Why Digital and Mobile Ads Will Be Critical in the 2020 Election

The Covid effect on the political season

Before Covid-19, political ad spending in 2020 was projected to soar to new and record-breaking heights. Between Trump, Bloomberg and the rest of the Democratic field, analysts projected up to $10 billion would be pumped into the political ad market, with roughly $2 billion going directly into digital and mobile. As with everything else, the coronavirus has upended all those projections, but the picture for digital—and, in particular, mobile and CTV—still looks surprisingly healthy, as it will likely be the determining playing field upon which the 2020 political contest plays out. 

Historically, Democrats have not invested as much of their media budgets into digital and mobile compared to the GOP. This year, though, we will likely (finally) see a true leveling of the digital and mobile playing fields—at least as far as campaign budget allocation goes. Just how the coronavirus virus will affect the election and which of the many Covid-driven changes to our media consumption patterns will become permanent remains to be seen. The degree to which digital, mobile and CTV play a significant role in determining the winner in 2020 is decidedly more certain. 

With the primary elections now essentially behind us, both candidates have been conserving their advertising budgets. During the first few months of the pandemic, President Trump spent less than expected, due in no small part to extensive, daily free media coverage. His opponent, Joe Biden, also pulled back significantly during the initial months of the pandemic. At a time when most states were just beginning to issue stay-at-home orders, spending from the presumptive Democratic nominee dropped from approximately $8 million a week to $1.7 million. The Sanders campaign had a similar drop-off as well. Bloomberg and Steyer spent a combined $600 million-plus during their aborted presidential runs.

At the beginning of Q2, the president's reelection campaign still held over $94 million in cash, compared with Joe Biden's $12 million. Trump had more money, a bigger staff and a more sophisticated digital strategy. In May, Trump began a multimillion-dollar anti-Biden advertising blitz on television and digital in an effort to define his opponent. Yet that initial spend represented just the tip of the iceberg, as both parties' fundraising apparatus has kicked into gear. By the end of June, Biden had raised $282 million, whereas Trump now had nearly $300 million in cash on hand. The expectation is that sooner, rather than later, the spending floodgates will reopen for both candidates, with significant implications for digital and mobile.

As the economy moves from a quarantine into a recession, a reduction in advertising across the private sector is inevitable. Ad revenue for traditional "linear" media is now projected to shrink by almost 12 percent in 2020, per revised Magna estimates. Media companies as a result will likely become particularly dependent upon political ads in the latter half of the year. Magna's projected downward revision of overall media sales by 2.8 percent was actually less than anticipated. This was largely down to the expected surge in political ad spending come this fall. The net impact of this dependency on political ad revenue will likely result in an even more saturated media environment. This is particularly true for digital, where avails and pricing will become top of mind for all media buyers as we enter Q3.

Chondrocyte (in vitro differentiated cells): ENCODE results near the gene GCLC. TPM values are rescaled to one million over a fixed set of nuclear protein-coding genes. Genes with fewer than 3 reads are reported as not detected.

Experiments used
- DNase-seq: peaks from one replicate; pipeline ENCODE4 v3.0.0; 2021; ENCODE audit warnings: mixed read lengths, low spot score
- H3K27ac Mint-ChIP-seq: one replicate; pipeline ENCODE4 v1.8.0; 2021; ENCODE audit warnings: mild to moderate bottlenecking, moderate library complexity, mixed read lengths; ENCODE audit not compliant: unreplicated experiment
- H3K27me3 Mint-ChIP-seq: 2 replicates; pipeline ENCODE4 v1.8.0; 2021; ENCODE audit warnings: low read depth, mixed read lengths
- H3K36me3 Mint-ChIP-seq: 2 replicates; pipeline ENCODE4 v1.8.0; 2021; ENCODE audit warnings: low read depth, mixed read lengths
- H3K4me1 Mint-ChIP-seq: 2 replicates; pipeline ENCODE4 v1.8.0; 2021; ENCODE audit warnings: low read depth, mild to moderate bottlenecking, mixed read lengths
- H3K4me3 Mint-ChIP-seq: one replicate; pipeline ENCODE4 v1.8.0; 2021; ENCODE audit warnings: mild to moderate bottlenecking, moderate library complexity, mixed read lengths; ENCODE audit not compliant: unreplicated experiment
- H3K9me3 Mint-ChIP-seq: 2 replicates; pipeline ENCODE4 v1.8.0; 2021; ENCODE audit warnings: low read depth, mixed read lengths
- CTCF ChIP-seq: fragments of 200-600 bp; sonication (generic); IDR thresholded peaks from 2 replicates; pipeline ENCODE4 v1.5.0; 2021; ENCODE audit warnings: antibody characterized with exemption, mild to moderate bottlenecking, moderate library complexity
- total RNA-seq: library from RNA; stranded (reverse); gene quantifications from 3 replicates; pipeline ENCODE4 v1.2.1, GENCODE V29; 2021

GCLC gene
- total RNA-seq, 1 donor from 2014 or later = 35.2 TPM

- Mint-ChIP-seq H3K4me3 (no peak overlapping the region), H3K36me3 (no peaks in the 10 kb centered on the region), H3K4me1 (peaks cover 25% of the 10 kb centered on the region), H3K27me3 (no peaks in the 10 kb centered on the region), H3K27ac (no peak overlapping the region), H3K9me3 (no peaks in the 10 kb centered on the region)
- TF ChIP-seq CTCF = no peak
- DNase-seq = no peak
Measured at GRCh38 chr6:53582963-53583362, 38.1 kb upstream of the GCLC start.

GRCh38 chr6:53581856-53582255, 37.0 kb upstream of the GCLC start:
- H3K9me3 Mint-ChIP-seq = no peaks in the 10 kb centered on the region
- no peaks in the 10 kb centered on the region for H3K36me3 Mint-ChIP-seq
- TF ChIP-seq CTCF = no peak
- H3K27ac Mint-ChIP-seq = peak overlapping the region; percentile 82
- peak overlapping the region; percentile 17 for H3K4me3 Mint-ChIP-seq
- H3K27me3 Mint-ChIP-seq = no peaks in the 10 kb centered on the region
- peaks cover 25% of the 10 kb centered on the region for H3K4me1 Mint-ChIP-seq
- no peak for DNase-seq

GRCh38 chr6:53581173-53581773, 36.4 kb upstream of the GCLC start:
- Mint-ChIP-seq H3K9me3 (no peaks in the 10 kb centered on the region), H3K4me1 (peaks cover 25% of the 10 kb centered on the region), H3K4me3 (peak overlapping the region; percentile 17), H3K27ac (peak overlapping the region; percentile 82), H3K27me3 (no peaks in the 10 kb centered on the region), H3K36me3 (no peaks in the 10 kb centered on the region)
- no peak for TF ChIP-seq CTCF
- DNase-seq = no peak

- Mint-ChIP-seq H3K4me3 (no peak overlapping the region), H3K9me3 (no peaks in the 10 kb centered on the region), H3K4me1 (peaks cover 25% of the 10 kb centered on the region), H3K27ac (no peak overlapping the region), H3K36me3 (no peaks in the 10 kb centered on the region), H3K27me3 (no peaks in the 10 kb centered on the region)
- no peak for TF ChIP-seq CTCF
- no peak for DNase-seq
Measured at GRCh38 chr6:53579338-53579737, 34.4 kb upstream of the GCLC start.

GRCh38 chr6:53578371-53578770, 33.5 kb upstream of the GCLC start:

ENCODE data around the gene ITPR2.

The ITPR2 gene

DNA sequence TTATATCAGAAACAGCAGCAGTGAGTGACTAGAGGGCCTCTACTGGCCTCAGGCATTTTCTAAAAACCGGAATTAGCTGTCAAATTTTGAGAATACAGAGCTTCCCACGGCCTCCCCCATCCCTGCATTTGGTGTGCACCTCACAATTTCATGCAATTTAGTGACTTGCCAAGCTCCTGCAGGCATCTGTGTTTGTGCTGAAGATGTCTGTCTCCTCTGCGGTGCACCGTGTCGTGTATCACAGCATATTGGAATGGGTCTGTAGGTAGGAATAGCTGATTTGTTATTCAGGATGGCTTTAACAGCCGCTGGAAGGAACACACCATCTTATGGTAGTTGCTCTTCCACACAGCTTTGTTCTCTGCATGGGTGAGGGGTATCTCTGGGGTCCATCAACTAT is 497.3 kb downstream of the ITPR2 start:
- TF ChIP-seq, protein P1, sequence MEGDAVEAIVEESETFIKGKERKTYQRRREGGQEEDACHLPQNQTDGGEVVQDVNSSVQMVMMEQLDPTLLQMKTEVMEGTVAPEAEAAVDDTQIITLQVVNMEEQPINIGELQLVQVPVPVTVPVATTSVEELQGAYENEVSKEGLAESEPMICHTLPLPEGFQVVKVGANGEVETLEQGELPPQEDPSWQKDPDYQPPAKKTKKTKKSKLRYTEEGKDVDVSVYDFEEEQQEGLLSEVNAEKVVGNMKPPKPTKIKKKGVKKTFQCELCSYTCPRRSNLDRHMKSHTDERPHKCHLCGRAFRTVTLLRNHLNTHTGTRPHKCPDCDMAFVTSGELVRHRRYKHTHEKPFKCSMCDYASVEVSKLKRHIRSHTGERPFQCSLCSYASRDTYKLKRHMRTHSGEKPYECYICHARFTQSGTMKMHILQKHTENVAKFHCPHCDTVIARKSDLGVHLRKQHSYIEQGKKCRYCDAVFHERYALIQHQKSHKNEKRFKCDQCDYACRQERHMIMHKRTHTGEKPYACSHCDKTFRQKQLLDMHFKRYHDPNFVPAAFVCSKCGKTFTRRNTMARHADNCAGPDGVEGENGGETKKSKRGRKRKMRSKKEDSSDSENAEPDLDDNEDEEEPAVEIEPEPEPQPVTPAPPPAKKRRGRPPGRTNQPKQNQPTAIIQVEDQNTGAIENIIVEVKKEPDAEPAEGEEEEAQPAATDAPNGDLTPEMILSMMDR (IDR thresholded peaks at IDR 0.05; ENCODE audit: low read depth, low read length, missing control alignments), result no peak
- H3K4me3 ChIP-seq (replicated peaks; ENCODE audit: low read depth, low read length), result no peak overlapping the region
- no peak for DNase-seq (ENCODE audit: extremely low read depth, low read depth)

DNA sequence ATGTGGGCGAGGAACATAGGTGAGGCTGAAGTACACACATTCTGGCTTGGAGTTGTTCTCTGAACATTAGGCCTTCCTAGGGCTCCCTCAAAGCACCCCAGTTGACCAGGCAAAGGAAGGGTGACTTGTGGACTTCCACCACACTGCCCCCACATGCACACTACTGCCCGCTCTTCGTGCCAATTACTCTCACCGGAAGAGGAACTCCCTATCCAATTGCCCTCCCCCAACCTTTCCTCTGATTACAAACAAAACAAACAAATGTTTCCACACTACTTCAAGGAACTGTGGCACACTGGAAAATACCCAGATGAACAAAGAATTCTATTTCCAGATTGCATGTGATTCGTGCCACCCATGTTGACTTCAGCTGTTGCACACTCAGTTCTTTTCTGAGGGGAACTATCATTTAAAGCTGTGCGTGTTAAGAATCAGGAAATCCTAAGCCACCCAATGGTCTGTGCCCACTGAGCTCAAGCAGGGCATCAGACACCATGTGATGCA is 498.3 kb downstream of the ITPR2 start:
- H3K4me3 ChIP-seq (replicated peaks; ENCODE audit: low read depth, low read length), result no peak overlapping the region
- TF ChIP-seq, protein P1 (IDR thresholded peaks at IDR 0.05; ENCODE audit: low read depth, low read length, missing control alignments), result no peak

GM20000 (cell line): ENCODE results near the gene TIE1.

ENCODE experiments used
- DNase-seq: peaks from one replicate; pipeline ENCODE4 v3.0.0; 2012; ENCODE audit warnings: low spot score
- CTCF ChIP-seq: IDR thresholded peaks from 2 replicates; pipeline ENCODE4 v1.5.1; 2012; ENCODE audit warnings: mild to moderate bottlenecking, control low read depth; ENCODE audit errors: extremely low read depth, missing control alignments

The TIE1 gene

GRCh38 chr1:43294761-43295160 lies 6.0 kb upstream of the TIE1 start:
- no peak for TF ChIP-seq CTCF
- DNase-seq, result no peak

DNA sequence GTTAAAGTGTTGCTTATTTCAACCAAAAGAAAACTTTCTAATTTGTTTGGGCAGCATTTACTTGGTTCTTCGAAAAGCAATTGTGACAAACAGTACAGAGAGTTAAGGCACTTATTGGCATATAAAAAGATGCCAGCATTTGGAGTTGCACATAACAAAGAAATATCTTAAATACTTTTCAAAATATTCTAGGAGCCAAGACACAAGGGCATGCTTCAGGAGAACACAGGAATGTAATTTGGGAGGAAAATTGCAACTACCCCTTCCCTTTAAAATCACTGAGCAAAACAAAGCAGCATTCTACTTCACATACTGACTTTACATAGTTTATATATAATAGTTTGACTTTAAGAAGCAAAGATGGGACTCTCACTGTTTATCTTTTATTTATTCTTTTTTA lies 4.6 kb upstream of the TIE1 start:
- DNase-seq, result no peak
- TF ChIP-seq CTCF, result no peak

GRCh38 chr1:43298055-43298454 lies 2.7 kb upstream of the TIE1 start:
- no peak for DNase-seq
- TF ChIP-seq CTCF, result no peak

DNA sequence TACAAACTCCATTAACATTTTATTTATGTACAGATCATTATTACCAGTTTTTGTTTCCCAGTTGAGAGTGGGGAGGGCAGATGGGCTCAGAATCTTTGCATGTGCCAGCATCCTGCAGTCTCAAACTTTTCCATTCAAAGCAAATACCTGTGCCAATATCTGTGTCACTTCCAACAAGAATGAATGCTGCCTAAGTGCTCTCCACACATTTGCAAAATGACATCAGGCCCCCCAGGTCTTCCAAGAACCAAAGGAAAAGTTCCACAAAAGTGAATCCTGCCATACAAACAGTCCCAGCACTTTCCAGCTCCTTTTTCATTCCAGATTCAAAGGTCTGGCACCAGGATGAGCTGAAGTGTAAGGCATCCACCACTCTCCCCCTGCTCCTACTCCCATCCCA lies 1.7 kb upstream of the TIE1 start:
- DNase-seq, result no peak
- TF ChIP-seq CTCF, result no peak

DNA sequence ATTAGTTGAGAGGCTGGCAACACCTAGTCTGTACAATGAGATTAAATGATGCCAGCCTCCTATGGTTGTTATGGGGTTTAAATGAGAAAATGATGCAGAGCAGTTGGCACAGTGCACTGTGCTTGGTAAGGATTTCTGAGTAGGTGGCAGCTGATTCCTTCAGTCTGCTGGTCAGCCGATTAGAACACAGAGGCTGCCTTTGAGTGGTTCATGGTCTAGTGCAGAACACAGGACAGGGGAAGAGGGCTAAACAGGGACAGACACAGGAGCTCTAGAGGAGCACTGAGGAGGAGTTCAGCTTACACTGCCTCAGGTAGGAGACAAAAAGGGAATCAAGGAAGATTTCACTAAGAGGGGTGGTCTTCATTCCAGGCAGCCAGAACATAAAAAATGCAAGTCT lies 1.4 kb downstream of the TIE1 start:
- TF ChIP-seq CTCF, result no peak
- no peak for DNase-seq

Pandemic-related shifts in people's media habits have already begun to impact media buying behaviors. People are now spending significantly more time on social media and with streaming services for news and entertainment. These shifts in media consumption developed during the quarantine will likely stay with us throughout the remainder of 2020 (and beyond) and will certainly guide campaign spending toward digital now more than ever. 

"We now have digital and TV buyers trying to transact on the same OTT and CTV inventory," says Mark Jablonowski, managing partner at DSPolitical, a digital political agency based out of D.C. "It'll be interesting to see how campaigns will divvy up budgets between traditional media and digital media buyers as we get closer to the election."

This transformation of the political advertising playfield and how various candidates approach it will also be impacted by new media buying trends in the age of Covid-19. Charles Manning, CEO of Kochava, a mobile apps analytics and attribution platform, noted that in Q2 they had already begun seeing a decrease of around 18-25 percent in attributable conversions for non-self-attributing networks (SANs) like Facebook, Google and Twitter. There was, he added, also an increase of 35 percent in acquisition campaign attributions by SANs and non-SANs. That's a significant bump. It indicates that while straight user acquisition media campaigns are decreasing in conversions, campaigns targeting existing customer bases on behalf of brands are increasing. All of this seems to indicate that brands don't want to have the risk of attracting net new audiences. They want to go after the audience that they already know.